'These attacks can happen anywhere,' David Cameron warns after terror in Tunisia, France and Kuwait

Isis has claimed responsibility for a mosque bombing in Kuwait today and the group's flags were placed next to a decapitated man's head in France

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David Cameron has warned that the terrorist attacks that killed dozens of people in Tunisia, France and Kuwait today “can happen anywhere”.

Speaking at the end of a European Council summit in Brussels, the Prime Minister urged the world to pull together to fight the “evil of terrorism”.

"This is a threat that faces all of us. These events have taken place today in Tunisia and in France but they can happen anywhere,” he added.

"We have got to do all we can to help. That means co-operating on counter-terrorism, building our capacity on counter-terrorism, it means dealing with the threat at source whether that is Isil (Isis) in Syria and Iraq, or whether it is other extremist groups around the world.

"Perhaps more important than anything is this poisonous, radical narrative that is turning so many young minds. We have to combat it with everything we have."

Mr Cameron said he had spoken to French president Francois Hollande to offer his support following the attack in Saint-Quentin-Fallavier and would also speak to the Tunisian government in the wake of shootings at two hotels.

A man was decapitated today in France and his head displayed on a fence surrounded by Isis flags by an attacker who attempted to blow up the Air Products factory.

In Tunisia, at least 27 people were killed when two gunmen opened fire at a beach resort in Sousse. British and German tourists were believed to be among the dead.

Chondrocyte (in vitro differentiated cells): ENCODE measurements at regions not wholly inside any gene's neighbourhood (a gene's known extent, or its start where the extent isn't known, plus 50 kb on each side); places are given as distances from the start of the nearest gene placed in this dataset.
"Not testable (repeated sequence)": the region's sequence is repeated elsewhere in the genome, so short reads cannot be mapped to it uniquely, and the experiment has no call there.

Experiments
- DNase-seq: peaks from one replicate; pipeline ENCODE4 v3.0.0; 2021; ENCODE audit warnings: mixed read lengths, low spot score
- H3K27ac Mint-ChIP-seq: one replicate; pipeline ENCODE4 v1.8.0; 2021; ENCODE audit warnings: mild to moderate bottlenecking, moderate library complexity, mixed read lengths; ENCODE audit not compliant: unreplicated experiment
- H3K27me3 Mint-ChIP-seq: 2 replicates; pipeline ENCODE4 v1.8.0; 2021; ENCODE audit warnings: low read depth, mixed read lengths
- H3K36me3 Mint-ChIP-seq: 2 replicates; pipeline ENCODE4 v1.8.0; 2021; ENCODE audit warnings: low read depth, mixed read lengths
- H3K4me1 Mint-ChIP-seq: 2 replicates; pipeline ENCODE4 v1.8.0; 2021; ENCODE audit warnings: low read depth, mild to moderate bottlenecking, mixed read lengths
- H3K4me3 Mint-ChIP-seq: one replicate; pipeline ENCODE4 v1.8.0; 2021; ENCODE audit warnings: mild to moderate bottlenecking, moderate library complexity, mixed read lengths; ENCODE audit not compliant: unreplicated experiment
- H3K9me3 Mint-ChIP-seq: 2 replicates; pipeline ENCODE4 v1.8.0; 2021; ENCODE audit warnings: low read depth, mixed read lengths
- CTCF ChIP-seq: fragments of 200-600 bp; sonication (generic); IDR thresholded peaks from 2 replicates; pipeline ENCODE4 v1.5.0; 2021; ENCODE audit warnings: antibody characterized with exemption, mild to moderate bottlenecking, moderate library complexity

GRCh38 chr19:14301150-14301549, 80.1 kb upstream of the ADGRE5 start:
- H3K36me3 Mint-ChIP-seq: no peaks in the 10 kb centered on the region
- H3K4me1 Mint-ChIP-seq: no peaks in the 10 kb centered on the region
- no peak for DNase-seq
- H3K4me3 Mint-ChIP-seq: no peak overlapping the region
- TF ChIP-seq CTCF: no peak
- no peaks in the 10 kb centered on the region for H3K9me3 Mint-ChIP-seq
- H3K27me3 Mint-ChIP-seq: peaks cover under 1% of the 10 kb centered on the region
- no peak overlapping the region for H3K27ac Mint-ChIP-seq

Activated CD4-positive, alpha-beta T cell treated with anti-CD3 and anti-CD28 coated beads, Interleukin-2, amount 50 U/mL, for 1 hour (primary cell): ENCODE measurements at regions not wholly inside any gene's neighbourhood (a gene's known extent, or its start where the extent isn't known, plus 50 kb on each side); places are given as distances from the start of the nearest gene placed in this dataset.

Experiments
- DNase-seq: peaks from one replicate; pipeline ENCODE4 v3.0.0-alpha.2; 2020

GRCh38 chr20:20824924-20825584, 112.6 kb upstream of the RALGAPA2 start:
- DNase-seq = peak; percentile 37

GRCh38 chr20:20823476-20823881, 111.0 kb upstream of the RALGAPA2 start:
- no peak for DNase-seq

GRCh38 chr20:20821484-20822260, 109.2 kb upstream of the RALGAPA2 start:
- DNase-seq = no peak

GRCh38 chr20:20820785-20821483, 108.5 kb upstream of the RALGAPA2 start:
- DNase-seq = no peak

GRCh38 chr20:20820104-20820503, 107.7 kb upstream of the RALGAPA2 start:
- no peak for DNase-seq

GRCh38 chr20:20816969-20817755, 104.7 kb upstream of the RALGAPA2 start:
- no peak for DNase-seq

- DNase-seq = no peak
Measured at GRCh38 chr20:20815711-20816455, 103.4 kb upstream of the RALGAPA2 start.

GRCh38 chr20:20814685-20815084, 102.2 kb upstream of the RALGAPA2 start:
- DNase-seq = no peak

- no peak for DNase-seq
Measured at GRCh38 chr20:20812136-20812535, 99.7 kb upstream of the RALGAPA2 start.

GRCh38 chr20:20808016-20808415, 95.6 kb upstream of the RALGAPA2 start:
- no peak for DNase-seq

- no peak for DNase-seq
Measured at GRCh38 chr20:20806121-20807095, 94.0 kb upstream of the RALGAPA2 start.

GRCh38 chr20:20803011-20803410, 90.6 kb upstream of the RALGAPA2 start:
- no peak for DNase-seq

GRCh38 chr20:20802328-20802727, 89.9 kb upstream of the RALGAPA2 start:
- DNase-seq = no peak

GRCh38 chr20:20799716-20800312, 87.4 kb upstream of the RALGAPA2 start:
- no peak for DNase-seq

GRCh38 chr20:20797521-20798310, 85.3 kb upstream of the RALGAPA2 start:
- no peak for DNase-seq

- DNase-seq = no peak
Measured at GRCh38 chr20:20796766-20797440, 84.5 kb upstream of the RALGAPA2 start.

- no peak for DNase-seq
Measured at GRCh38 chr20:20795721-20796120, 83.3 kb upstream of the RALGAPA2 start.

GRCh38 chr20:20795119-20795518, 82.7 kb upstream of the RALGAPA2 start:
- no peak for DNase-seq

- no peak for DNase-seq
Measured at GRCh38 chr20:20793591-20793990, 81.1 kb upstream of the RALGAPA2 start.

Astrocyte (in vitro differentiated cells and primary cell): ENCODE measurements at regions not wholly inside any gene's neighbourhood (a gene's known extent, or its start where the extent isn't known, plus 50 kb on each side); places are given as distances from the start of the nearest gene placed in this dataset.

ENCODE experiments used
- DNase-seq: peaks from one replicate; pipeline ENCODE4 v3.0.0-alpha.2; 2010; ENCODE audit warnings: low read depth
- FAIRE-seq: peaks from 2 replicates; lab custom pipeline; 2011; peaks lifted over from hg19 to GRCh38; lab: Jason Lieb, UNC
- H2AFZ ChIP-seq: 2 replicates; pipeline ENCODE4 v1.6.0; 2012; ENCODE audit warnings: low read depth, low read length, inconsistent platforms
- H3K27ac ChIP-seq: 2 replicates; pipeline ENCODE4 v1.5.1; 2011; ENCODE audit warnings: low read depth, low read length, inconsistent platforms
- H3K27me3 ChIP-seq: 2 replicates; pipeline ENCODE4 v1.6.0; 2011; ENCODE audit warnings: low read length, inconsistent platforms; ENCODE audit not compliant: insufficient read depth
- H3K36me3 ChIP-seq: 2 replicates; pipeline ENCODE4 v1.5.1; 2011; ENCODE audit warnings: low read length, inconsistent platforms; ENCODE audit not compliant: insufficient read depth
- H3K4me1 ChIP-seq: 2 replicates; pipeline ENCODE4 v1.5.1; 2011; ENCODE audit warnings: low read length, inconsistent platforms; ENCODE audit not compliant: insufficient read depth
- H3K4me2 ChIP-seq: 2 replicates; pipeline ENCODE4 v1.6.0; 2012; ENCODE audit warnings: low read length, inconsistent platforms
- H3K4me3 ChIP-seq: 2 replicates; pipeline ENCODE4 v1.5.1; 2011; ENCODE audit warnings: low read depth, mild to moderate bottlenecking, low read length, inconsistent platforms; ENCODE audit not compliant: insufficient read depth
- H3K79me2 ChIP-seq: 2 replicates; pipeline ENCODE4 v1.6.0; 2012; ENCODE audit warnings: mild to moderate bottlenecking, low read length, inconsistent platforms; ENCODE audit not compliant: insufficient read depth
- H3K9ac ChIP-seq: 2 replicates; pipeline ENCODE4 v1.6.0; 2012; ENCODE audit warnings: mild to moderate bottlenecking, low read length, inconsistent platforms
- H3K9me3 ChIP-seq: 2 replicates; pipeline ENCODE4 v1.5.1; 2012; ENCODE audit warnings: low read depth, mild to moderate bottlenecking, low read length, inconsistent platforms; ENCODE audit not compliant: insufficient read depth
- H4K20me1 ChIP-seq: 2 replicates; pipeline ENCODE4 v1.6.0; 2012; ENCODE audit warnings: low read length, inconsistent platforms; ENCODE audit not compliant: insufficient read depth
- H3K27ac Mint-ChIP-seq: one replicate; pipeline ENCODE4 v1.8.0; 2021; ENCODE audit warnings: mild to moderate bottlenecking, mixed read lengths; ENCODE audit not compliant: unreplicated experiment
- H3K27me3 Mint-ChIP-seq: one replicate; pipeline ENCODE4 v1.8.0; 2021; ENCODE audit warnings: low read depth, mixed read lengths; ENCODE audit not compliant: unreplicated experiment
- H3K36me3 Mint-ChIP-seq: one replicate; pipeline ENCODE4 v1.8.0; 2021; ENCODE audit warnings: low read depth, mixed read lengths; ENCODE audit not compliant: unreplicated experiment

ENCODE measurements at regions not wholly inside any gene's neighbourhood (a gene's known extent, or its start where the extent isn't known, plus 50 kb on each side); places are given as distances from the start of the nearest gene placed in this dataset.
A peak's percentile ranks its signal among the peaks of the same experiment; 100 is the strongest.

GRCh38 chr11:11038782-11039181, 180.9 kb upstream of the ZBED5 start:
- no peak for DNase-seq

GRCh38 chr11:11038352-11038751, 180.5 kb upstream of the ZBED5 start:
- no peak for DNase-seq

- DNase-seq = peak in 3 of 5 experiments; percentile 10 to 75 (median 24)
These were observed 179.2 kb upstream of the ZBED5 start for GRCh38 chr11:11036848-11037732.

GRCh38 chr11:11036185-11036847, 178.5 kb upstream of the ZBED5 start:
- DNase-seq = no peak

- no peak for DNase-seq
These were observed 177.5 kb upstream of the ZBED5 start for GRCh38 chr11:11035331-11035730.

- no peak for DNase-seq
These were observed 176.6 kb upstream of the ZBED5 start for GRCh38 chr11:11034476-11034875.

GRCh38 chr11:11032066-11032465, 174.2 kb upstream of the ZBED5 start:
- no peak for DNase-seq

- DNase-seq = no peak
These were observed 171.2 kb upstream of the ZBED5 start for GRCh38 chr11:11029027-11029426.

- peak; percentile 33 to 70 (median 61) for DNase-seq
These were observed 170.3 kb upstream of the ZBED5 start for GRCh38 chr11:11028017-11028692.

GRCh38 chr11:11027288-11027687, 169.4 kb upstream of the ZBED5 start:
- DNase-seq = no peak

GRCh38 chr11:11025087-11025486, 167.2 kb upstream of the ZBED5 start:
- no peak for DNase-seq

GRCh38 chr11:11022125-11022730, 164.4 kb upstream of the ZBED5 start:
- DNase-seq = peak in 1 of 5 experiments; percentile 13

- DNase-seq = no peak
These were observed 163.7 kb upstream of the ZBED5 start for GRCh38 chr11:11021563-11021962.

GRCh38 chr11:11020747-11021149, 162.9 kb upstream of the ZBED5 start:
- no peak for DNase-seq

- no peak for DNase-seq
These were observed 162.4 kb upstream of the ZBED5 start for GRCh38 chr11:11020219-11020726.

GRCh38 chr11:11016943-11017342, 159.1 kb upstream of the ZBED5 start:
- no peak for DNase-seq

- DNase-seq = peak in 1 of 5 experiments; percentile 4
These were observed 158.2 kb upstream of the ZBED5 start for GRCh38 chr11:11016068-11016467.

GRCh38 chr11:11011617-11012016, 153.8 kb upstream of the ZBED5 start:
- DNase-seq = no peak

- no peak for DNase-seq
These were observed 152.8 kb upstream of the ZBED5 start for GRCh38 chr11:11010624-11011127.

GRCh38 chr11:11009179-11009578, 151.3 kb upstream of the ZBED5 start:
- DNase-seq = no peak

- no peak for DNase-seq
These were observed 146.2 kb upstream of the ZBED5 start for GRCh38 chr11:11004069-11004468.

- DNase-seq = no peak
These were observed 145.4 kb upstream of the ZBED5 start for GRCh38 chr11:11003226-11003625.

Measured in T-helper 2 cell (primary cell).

Isis claimed responsibility for the bombing of a Shia mosque in Kuwait that killed at least 13 people and al-Shabaab extremists also stormed a military base in Somalia.

Mr Cameron announced an emergency meeting of the Government’s emergency Cobra committee this afternoon to discuss Britain’s response and how it can further co-operation with other countries.

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A man speaks on the phone in the wake of the Kuwait mosque bombing

He said that the West must stop “the poisoning of young minds” by Isis and other extremists.

“The people who do these things, they sometimes claim they do it in the name of Islam,” the Prime Minister added.

“They don't. Islam is a religion of peace. They do it in the name of a twisted and perverted ideology that we have to confront with everything that we have.

"We must stop the poisoning of these young minds in our country, in other European countries, and around the world."

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